One of my favorite fashion trends in recent seasons has been the blanket scarf—as someone who loves to be bundled and cozy (something much needed in the never ending winter here in Chicago), a blanket-like garment I can wear out in public is a dream come true.
I adore the texture of raw-edge reverse appliqué with knit, inspired by artists like Alabama Chanin or Alison Glass. The joy of knit is that it doesn’t fray so does not necessarily need a finished edge. However, many of these kinds of projects are stitched by hand, something I do not always have the patience for. This project uses designs in the BERNINA Q-matic software to create our reverse appliqué motifs to save me time (and save some wear on my hands).
Materials for Sewing a Reverse Appliqué Knit Scarf
- Knit fabric
- 24” x 72”
- Low to no spandex cotton knit
- Printed, woven fabric
- 18” x 72”
- Heavier wovens add extra warmth, lighter weight (lawn, lightweight linen) will breathe more in warmer weather
- 40 wt cotton thread
- 12 wt wool thread
- Topstitch needle
- Rotary cutter
- Cutting mat
- Open toe embroidery foot #20D
- B 790 PLUS
- Q24 on a frame
- With Q-matic software
Steps to Sew a Reverse Appliqué Knit Scarf
Step 1. Load knit fabric onto longarm frame
Start by loading your knit onto the frame. Start by loading your “backing fabric”. Lay your backing on the frame, wrong side up. With the backing centered on the frame, I begin by pinning the top edge to the take-up leader.
Remember to run your pins parallel to the edge of the leader/ fabric.
Then, running the backing under the dead bar, bring the bottom edge over the backing leader bar and pin to this leader. Roll the rails to make the backing taught on the frame, but not to stretch the knit.
Next, load the top layer of knit to the top leader (which is actually the lowest one on the frame). Lay the top layer right side up across the frame then bring the top leader up to the bottom edge of the fabric and pin in place.
Then, roll the rail roll up the top layer and keep it off the floor.
Use the clamps on the left and right sides to keep the backing taught if desired. This may be too much pull, depending on your knit fabric.
For a slower paced, more thorough visual on how to load a longarm quilt frame, check out this video.
Step 2. Add woven fabric
Lay your woven fabric across the frame, on top of your backing fabric. Secure this layer in place with a row of basting stitches along the top edge (furthest away from you).
Step 3. Baste all layers
Next, bring your top layer up to lay over the woven fabric by rolling the rail. Baste this layer in place with a row of stitching along the top edge as well as along the left and right sides.
Step 4. Layout Q-matic design
Using the Q-matic software, layout your design. It’s best to use a standalone, closed object (meaning the end point meets back at the beginning point with no open gaps in the design). Any of the designs shown in the Design Center here would work great. For our scarf, we will use the last design shown—a flower designed by Tula Pink.
Resize the flower as desired and layout multiples across the working area as desired. I used multiple sizes of this flower to create my design. The great part about Q-matic is that when I resize a motif in the software, it automatically recalculates the stitches for me to make sure it sews out nicely.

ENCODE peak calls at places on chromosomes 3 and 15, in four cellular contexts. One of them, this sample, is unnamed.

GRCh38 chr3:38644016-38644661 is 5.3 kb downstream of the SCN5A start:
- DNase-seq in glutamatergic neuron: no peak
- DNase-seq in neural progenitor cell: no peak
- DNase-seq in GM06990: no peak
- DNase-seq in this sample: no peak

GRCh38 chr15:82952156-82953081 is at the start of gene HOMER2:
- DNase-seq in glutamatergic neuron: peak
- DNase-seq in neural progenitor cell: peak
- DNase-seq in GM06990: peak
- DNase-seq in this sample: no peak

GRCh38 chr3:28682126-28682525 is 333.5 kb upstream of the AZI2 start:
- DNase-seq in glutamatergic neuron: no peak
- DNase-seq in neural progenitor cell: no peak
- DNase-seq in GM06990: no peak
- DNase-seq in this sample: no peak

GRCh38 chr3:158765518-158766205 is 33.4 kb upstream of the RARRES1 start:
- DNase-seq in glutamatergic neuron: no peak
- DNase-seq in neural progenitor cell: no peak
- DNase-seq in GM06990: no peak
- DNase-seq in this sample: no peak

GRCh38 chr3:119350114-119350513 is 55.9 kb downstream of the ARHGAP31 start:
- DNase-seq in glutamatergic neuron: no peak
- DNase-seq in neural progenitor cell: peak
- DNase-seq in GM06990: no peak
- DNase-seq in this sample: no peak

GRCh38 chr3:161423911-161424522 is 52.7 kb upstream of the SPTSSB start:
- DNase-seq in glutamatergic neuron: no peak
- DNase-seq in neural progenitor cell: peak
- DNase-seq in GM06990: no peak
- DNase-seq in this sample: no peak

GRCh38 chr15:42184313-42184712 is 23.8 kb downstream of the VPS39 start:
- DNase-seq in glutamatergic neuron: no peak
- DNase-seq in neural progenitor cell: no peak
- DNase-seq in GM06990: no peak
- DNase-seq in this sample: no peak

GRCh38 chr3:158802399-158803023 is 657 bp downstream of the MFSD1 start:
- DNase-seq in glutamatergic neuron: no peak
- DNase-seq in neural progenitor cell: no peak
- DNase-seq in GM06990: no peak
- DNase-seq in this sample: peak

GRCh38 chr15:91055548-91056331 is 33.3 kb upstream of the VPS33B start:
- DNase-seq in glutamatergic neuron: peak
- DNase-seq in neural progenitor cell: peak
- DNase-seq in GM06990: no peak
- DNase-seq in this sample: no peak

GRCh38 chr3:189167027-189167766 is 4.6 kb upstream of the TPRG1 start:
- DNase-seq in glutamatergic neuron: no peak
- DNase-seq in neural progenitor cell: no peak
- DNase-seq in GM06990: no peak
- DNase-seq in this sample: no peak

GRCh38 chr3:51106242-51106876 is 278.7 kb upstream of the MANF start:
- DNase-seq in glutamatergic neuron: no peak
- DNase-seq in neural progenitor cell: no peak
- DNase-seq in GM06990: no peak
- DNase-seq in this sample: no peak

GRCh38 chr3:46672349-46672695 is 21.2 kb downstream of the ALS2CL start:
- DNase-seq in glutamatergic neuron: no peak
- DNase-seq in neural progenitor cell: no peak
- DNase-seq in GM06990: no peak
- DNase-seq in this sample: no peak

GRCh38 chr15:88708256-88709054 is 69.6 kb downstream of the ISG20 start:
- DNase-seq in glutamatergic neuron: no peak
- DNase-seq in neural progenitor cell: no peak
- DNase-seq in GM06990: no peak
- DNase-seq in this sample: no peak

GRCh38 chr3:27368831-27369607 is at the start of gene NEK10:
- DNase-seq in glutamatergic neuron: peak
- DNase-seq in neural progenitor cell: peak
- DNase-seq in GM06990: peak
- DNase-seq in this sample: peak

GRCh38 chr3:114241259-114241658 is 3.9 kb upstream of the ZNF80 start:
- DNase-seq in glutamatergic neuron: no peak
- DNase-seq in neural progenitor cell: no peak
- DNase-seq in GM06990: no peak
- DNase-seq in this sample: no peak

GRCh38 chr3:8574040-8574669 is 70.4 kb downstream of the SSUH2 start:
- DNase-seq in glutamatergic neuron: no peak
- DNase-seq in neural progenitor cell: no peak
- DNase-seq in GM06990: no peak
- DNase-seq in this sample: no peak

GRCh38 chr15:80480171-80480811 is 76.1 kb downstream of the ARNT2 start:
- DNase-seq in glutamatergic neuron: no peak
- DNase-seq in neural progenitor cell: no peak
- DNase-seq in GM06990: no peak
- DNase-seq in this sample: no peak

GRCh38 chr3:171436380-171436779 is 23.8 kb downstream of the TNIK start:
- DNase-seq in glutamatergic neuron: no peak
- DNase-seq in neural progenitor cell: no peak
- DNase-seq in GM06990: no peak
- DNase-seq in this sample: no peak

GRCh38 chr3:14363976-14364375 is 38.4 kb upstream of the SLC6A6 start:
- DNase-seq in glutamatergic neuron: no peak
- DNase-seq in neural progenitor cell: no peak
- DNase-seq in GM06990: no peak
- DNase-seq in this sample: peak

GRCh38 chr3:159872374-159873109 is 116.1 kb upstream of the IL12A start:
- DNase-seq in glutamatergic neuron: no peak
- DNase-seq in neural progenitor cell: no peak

When you have things laid out just how you want them, queue up the designs in the order you want them to sew and you’re ready to stitch!
Step 5. Stitch out
The machine will begin stitching out with the first design you have queued. The machine head will first move to the correct position then pause for you to bring up your bobbin thread. Once you have done that, it will begin stitching with a few short locking stitches. Pause the machine again after the first couple stitches to trim your threads if you like.
The machine will then sew the motif to completion. Once it reaches the end, you will need to again bring the bobbin thread up to the top and cut both threads, then advance the machine to the next motif. Repeat the process until all motifs are sewn out. Once they are all stitched, you can remove the scarf from the frame.
Step 6. The big reveal
The next step is the key to our reverse applique. Using micro tip snips, cut a small hole only in the top layer of the knit fabric inside one of the stitched motifs. Then, using the duck bill applique scissors, cut away fabric as close to the stitching as possible (about 1/16”). Be sure not to cut through the stitching! Cut out the shape inside the stitching to reveal the print fabric that is sandwiched between the knit layers.
Step 6. Trim down
With a rotary cutter and mat, trim the scarf down to cut off the basting lines, approximately 16” x 70”.
Step 7. Setup for stitching
We’ll next set up the machine for stitching the perimeter of the scarf. To add a little bit of texture to this, there are two design choices we will make: using a heavier, wool thread and using a decorative stitch. Select the feather stitch (#1332 in the B 790 PLUS).
Next, insert a size 90 topstitch needle into your machine and thread the machine with 12wt wool thread—I love Aurifil’s wool 12wt. Attach the #20D open toe embroidery foot the machine for optimal visibility in stitching. Pin (or use WonderClips) around the edge of the scarf.
Step 8. Sew perimeter
Lining the raw edge of the scarf up with the edge of the #20D presser foot, sew all the way around the perimeter of the scarf, stopping with needle down and pivoting at each corner.
Your blanket scarf is ready to wear! As you wash and wear this snuggly accessory, your knit edges will roll slightly and the exposed woven edges at the perimeter will fray just slightly for a little bit of texture.